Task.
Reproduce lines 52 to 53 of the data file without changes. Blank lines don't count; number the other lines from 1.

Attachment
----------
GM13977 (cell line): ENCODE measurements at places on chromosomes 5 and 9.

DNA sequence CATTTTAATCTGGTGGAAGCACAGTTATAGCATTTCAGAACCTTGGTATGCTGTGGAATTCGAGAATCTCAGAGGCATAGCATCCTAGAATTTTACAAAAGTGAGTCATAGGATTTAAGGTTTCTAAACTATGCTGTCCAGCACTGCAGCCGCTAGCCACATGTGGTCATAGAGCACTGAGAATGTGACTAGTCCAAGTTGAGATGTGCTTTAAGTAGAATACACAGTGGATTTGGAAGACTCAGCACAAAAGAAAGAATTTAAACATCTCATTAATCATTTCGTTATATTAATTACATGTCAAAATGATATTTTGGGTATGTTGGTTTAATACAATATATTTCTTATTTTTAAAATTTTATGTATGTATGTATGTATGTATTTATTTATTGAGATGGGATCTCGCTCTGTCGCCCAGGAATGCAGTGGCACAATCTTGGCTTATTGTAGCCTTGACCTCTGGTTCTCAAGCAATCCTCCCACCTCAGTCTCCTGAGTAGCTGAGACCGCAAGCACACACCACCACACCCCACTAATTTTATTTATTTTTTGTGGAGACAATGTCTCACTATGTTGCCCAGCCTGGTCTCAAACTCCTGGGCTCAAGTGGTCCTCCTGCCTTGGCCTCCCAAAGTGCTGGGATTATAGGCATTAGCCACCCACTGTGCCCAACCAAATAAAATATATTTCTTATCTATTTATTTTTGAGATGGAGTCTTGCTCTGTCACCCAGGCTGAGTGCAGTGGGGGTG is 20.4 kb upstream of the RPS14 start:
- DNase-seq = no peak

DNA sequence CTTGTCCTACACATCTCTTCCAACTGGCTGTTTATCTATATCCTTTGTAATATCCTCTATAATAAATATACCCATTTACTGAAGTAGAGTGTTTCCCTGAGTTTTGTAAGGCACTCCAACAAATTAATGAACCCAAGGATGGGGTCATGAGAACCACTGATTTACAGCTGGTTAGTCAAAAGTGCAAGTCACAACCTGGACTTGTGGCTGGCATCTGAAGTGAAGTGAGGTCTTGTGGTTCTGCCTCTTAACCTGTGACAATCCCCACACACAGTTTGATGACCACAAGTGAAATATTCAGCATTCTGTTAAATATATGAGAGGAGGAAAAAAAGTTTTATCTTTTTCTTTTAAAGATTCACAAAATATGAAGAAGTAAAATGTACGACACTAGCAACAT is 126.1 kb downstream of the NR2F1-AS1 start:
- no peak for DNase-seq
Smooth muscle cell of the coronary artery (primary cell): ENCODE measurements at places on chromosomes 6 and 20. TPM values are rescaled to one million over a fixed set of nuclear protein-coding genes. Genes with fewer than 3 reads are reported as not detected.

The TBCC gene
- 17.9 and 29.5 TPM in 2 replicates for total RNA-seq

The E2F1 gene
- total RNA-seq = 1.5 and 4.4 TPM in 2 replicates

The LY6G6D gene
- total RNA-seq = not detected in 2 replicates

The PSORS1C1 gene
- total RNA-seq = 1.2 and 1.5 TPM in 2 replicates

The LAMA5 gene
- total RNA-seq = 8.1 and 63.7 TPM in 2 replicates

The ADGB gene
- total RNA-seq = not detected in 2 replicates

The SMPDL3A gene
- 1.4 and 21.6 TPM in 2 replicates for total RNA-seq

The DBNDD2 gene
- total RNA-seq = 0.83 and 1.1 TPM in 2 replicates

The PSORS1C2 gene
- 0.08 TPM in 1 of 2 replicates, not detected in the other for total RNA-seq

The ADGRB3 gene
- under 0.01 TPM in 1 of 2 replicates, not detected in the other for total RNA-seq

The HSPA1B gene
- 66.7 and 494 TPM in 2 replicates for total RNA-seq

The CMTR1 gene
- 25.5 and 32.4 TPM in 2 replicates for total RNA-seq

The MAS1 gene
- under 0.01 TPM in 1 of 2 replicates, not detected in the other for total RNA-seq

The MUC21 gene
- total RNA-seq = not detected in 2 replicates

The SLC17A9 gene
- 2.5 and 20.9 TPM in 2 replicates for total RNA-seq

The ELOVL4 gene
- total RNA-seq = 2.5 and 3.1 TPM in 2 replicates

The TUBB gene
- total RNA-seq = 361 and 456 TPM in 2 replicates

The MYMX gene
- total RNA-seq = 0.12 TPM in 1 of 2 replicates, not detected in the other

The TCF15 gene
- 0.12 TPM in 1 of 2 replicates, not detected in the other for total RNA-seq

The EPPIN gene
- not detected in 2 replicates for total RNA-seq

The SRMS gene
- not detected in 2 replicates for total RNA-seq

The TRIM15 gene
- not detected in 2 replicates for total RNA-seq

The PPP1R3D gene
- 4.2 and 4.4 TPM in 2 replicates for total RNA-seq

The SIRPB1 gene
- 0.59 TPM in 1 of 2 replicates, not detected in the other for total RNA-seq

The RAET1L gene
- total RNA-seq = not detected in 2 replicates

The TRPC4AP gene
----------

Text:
- 4.2 and 4.4 TPM in 2 replicates for total RNA-seq

The SIRPB1 gene